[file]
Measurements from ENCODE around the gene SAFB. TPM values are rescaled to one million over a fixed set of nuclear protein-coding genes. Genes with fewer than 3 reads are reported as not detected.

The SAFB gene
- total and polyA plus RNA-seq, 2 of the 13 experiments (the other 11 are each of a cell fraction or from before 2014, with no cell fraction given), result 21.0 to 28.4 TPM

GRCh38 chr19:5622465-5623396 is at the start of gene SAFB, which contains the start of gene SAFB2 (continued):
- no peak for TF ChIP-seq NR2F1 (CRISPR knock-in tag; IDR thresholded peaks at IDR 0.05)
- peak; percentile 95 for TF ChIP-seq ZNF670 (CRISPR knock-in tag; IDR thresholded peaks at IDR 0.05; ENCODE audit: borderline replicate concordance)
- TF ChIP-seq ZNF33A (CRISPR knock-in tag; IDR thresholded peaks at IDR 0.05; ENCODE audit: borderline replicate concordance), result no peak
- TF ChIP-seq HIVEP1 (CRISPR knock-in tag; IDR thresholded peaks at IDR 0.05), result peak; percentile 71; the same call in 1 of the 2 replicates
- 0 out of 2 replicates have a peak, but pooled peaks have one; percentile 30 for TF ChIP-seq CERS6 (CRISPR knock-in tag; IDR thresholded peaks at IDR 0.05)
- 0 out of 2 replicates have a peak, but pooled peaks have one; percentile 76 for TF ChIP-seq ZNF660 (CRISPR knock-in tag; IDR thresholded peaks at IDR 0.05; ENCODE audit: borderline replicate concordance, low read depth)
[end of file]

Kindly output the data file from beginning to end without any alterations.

Measurements from ENCODE around the gene SAFB. TPM values are rescaled to one million over a fixed set of nuclear protein-coding genes. Genes with fewer than 3 reads are reported as not detected.

The SAFB gene
- total and polyA plus RNA-seq, 2 of the 13 experiments (the other 11 are each of a cell fraction or from before 2014, with no cell fraction given), result 21.0 to 28.4 TPM

GRCh38 chr19:5622465-5623396 is at the start of gene SAFB, which contains the start of gene SAFB2 (continued):
- no peak for TF ChIP-seq NR2F1 (CRISPR knock-in tag; IDR thresholded peaks at IDR 0.05)
- peak; percentile 95 for TF ChIP-seq ZNF670 (CRISPR knock-in tag; IDR thresholded peaks at IDR 0.05; ENCODE audit: borderline replicate concordance)
- TF ChIP-seq ZNF33A (CRISPR knock-in tag; IDR thresholded peaks at IDR 0.05; ENCODE audit: borderline replicate concordance), result no peak
- TF ChIP-seq HIVEP1 (CRISPR knock-in tag; IDR thresholded peaks at IDR 0.05), result peak; percentile 71; the same call in 1 of the 2 replicates
- 0 out of 2 replicates have a peak, but pooled peaks have one; percentile 30 for TF ChIP-seq CERS6 (CRISPR knock-in tag; IDR thresholded peaks at IDR 0.05)
- 0 out of 2 replicates have a peak, but pooled peaks have one; percentile 76 for TF ChIP-seq ZNF660 (CRISPR knock-in tag; IDR thresholded peaks at IDR 0.05; ENCODE audit: borderline replicate concordance, low read depth)